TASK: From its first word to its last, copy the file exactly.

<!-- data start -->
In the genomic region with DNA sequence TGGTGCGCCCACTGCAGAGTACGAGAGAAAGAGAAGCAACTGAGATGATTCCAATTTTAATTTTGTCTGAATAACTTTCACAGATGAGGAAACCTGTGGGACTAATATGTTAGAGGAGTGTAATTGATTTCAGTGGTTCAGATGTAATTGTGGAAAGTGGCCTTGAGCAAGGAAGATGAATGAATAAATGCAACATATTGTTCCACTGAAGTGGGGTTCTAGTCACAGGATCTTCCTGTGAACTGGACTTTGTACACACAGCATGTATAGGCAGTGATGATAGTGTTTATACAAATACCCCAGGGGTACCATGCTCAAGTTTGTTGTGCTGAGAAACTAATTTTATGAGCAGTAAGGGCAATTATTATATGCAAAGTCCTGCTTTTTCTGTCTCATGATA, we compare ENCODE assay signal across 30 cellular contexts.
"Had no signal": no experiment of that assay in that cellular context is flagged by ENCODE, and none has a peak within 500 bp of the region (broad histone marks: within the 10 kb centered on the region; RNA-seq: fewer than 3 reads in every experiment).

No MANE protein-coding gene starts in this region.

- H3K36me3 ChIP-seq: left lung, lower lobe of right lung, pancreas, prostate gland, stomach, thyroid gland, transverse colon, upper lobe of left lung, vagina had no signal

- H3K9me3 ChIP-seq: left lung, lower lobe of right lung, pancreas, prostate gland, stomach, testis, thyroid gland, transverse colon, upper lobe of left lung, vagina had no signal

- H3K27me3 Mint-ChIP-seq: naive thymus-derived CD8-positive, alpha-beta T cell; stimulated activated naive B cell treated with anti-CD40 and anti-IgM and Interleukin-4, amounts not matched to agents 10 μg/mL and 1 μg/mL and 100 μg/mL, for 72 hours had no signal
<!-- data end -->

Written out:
In the genomic region with DNA sequence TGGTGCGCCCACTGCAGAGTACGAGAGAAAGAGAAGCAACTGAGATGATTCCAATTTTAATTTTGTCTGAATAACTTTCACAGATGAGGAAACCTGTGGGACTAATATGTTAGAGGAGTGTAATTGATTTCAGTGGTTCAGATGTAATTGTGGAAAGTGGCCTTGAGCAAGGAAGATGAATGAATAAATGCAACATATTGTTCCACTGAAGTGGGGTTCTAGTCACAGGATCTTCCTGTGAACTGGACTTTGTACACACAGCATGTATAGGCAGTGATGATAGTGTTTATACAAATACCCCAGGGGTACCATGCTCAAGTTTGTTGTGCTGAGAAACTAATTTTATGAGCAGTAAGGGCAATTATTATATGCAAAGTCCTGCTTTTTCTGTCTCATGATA, we compare ENCODE assay signal across 30 cellular contexts.
"Had no signal": no experiment of that assay in that cellular context is flagged by ENCODE, and none has a peak within 500 bp of the region (broad histone marks: within the 10 kb centered on the region; RNA-seq: fewer than 3 reads in every experiment).

No MANE protein-coding gene starts in this region.

- H3K36me3 ChIP-seq: left lung, lower lobe of right lung, pancreas, prostate gland, stomach, thyroid gland, transverse colon, upper lobe of left lung, vagina had no signal

- H3K9me3 ChIP-seq: left lung, lower lobe of right lung, pancreas, prostate gland, stomach, testis, thyroid gland, transverse colon, upper lobe of left lung, vagina had no signal

- H3K27me3 Mint-ChIP-seq: naive thymus-derived CD8-positive, alpha-beta T cell; stimulated activated naive B cell treated with anti-CD40 and anti-IgM and Interleukin-4, amounts not matched to agents 10 μg/mL and 1 μg/mL and 100 μg/mL, for 72 hours had no signal